The Reformed Baptist: Tuesday in the Seventeenth Week of Ordinary Time

For an explanation of “Ordinary Time,” go to the tab “Ordinary Time, Year III: The Letters,” and then click “Introducing Ordinary Time to Evangelical Churches

1 Timothy 3:3

Qualifications for Overseers

It’s taken three devotions to get to verse three but that only proves the importance of this passage of Scripture.  The Church can’t have just any man; she must have men who are qualified for the office of pastor.  Better to have a few that are qualified that many who aren’t.

With verse three, Paul adopts negatives to tell us what an overseer must NOT be: “Not a drunkard, not violent but gentle, not quarrelsome, not a lover of money.”  The Bible does not teach abstinence, but there is no question that alcohol has wrought havoc in millions of lives and destroyed countless families.  It is something everyone must treat with care; this is especially true for ministers.  It is such dissolute behavior as this along with sexual immorality and indiscretions regarding money that brings public disgrace upon the ministry and the Church.  One might think it would go without saying that a bishop should not be violent but then we consider discourse in our own time.  There is no question but that social media has so corrupted public discourse that rudeness is a fashion.  The former qualifications (sober-minded, self-controlled, respectable, hospitable) completely exclude men who are quarrelsome.  Scripture in many places calls our God “slow to anger.”  This requires a cool head, a steady hand, and certain amount of reserve regarding displays of emotion.  A pastor should always be warm and gentle but not easily aroused to flights of hysteria or bogged down in worry or morbid preoccupation.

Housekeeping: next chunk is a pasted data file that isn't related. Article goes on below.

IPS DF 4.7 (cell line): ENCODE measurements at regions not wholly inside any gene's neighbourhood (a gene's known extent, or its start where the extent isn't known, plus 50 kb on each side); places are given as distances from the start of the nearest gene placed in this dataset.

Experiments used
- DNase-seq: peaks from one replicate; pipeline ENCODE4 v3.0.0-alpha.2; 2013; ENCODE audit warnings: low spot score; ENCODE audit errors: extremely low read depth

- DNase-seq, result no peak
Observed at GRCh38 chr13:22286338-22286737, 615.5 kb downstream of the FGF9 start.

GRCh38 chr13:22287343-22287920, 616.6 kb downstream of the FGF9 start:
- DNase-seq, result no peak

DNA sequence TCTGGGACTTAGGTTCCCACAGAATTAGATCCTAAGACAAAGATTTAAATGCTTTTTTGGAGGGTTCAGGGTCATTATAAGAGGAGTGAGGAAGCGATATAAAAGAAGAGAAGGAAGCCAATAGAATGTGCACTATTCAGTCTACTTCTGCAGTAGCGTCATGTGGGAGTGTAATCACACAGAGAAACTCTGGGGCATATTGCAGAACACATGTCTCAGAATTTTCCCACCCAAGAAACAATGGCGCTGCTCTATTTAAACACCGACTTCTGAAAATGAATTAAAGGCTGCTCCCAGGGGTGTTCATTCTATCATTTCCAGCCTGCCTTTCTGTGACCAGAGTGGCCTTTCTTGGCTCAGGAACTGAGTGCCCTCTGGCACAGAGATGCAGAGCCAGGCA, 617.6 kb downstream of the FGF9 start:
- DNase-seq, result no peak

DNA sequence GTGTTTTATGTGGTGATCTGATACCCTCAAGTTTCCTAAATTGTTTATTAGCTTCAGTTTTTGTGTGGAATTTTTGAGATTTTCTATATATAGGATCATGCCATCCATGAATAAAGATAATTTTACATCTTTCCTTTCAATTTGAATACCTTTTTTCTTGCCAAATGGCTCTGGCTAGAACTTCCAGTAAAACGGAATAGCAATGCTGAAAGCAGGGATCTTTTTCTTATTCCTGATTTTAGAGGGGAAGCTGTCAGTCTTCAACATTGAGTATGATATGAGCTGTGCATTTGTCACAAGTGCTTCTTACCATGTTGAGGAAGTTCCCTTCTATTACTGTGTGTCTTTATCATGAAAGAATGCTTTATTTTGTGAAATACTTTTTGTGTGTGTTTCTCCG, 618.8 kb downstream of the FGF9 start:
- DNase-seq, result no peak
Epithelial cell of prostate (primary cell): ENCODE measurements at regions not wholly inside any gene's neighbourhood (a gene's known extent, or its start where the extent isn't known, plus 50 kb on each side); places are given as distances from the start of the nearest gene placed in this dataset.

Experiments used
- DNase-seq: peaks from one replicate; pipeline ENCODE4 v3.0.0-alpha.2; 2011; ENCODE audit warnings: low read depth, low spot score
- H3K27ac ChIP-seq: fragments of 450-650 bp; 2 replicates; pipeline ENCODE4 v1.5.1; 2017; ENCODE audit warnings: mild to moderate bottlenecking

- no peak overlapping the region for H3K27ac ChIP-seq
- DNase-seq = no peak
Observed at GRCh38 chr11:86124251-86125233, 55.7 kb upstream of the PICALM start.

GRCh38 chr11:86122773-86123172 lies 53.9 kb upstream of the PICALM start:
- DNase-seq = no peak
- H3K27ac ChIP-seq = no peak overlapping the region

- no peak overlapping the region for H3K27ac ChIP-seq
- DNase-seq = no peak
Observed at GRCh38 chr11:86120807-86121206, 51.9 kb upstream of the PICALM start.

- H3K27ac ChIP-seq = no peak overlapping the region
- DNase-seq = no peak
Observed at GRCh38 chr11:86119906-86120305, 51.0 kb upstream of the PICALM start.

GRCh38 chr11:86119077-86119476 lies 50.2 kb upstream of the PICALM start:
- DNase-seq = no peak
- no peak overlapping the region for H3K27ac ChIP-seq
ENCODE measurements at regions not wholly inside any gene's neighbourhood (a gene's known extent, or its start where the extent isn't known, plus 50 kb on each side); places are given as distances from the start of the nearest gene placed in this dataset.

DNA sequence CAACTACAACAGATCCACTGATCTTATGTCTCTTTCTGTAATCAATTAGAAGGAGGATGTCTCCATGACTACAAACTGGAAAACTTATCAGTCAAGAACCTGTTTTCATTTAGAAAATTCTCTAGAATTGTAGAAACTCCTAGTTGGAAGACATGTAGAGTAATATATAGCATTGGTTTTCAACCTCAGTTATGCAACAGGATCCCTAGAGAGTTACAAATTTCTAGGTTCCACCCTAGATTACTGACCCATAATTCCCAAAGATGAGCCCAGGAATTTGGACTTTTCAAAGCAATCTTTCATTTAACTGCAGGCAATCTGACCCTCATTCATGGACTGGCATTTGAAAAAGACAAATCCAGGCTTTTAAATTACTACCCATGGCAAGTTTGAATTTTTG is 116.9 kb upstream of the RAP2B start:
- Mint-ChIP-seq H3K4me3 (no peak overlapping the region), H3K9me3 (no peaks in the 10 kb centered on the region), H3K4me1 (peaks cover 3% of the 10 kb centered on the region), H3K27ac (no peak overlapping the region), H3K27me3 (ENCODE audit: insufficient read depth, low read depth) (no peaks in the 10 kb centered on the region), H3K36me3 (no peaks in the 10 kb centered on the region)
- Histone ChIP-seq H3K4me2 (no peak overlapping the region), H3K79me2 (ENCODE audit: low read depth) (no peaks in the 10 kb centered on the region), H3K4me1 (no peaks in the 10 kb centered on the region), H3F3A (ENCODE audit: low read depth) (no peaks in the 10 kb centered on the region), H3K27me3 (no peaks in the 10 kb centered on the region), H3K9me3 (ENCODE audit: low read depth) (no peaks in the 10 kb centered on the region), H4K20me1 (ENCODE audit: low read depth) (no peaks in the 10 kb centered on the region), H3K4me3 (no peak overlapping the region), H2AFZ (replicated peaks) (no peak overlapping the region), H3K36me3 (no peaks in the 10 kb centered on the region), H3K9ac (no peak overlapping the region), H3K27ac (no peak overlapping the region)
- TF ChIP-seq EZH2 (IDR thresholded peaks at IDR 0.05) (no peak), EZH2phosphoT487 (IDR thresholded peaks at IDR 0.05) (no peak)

The last “not” is that he must not be a lover of money.  This is a difficult one.  Big name television preachers notwithstanding, the ministry is not a profession one enters for the sake of getting rich.  Pastors and their families often go without many of the luxuries other families take for granted, from vacations to Christmas gifts.  Discontent is often hard to fight and gratitude hard to come by.  Pastors must seek blessings in other places.  When the Israelites were apportioning the land, “the Levites [had] no portion…for the priesthood of the Lord [was] their heritage” (Joshua 18:7).  Pastors must learn that their remuneration comes from heaven, both in the present blessings of ministry and the crown they shall one day receive in glory.  And we must all learn to be content (Philippians 4:11; 1 Timothy 6:8). 

Being an overseer means there are some things you simply cannot do.  Call it a double standard, but it goes with the territory.  But the Church needs men who will take up the cross for the joy of godliness.